Similarly, the extremely ambiguous equation of criticizing Israel by a “double standard” as antisemitic opens up almost any criticism of Israel to that charge. There are always worse countries and people have many reasons to focus on one country or one issue over another. Was it a double standard for American politicians to focus on the cause of Soviet Jewry in the 1970s, or South Africa in the 1980s, despite the existence of far worse injustices all over the world? These were issues that moved Americans for a variety of reasons. Now that Stern sees his definition weaponized, it would have strengthened his case to reconsider some of the more examples, even if he intended them only for data gathering.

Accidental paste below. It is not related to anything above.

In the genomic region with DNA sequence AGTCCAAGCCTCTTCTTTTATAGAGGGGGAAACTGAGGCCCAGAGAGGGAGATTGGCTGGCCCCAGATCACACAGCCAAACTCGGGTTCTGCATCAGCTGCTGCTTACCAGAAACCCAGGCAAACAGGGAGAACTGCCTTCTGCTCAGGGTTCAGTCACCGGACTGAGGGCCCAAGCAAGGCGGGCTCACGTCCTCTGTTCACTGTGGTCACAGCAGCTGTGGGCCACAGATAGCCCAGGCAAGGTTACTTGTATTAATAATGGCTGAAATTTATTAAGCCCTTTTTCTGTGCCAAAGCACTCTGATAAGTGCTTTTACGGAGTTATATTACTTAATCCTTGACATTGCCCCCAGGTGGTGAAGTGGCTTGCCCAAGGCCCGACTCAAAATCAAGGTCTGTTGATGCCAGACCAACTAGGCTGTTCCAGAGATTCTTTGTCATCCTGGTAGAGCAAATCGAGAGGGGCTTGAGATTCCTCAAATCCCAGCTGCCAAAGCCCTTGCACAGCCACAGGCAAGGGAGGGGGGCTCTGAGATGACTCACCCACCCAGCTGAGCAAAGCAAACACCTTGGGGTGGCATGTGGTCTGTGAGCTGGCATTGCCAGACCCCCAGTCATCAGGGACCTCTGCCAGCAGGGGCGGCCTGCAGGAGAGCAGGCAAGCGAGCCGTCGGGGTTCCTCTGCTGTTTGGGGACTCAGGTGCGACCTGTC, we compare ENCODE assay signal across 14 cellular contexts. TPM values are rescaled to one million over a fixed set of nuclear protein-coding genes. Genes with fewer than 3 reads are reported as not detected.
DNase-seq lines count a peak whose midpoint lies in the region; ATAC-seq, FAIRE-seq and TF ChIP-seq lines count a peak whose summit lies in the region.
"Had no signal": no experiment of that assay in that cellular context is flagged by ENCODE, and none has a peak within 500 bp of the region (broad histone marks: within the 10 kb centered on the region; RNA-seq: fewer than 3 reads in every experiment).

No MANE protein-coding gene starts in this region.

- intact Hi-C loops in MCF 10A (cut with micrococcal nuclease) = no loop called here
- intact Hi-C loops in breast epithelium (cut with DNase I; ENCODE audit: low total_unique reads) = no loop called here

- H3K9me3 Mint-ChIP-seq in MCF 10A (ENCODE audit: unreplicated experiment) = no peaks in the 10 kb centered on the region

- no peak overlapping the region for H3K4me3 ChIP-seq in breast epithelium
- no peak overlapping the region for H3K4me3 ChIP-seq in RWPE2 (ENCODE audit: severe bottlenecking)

Stern’s “both sides” approach, at times, struggles. His early comparison of Zionist and Palestinian narratives of 1948, for example, correctly notes their incompatibility. Its short history of Zionism, however, was very problematic, particularly its emphasis on pre-modern antisemitism, which he presents as ever present “throughout history,” a repetition of the famous “lachrymose” theory of Jewish history that has long been discarded. Jumping from 1144, to the Russian pogroms, to Herzl to 1948 in two pages misrepresents the actual history of Zionism, which was less a response to antisemitism – or even about Palestine itself (!) – and more an effort at reconstructing Jewish identity following the breakdown of traditional Jewish society, the rise of secularism, and the era of secondary nationalisms in East Central Europe. In any event, if the purpose of this chapter was to highlight the incompatibility of these competing national myths – that is, sacred narratives that define the national movements – it would help to open with that point and indicate the ahistoricity of both narratives rather than relegate that fact to a footnote.